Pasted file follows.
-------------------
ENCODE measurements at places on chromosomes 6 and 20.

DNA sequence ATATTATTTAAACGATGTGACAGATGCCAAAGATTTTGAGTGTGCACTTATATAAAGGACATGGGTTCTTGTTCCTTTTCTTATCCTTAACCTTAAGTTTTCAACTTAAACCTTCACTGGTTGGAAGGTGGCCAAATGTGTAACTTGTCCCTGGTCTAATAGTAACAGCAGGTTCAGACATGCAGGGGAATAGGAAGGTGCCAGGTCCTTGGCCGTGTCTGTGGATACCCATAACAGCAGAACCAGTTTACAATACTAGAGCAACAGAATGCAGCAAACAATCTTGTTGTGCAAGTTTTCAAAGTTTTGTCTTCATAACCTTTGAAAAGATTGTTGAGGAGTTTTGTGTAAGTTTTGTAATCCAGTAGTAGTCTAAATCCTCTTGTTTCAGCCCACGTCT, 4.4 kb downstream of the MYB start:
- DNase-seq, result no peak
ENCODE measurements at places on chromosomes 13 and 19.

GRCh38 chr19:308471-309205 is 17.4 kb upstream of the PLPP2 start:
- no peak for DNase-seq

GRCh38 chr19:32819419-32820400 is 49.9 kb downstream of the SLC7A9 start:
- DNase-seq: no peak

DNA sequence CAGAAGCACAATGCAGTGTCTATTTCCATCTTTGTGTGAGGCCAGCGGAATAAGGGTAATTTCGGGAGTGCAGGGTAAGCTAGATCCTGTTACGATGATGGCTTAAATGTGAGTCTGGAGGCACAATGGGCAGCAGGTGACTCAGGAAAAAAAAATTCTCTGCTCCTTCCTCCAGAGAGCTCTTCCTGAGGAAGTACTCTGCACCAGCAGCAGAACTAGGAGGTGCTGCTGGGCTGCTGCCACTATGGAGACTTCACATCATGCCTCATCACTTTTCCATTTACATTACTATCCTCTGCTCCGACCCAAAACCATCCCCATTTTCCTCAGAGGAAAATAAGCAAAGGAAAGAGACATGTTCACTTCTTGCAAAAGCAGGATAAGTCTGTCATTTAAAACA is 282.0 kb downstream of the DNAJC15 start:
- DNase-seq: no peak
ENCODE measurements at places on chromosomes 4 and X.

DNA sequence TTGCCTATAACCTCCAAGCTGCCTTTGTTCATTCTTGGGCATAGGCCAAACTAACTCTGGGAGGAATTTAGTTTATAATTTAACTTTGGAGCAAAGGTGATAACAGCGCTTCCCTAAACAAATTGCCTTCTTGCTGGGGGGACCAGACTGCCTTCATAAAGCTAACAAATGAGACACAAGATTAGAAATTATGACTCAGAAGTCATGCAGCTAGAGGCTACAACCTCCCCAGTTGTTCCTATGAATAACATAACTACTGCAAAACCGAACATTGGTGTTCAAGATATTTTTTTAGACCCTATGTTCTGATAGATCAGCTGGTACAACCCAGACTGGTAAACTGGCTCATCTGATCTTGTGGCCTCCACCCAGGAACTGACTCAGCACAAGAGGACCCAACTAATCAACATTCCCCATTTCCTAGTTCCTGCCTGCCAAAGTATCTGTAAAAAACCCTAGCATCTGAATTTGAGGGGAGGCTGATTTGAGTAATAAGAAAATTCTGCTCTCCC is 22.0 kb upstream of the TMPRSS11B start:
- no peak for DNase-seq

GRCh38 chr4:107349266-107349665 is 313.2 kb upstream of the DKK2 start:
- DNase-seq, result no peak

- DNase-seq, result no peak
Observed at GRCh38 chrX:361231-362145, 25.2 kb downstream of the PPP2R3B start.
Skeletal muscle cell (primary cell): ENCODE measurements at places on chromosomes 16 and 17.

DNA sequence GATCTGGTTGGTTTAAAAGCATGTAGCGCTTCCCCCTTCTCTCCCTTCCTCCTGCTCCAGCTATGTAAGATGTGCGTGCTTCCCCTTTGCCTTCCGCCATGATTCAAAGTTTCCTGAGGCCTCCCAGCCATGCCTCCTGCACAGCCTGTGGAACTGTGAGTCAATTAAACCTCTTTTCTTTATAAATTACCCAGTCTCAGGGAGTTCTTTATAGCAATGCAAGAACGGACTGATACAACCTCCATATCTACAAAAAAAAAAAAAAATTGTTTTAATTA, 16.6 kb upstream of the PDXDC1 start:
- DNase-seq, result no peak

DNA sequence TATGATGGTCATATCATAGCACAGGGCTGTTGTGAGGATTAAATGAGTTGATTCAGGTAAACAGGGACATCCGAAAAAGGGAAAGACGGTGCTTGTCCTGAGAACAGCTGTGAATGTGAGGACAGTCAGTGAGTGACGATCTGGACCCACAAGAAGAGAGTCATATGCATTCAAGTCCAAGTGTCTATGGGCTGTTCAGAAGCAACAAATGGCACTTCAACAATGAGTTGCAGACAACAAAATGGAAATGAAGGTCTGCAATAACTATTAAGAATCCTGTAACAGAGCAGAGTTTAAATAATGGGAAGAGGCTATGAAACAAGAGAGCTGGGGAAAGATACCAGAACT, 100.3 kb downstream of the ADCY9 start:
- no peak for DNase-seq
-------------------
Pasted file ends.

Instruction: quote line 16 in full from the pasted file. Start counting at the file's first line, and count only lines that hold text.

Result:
- DNase-seq, result no peak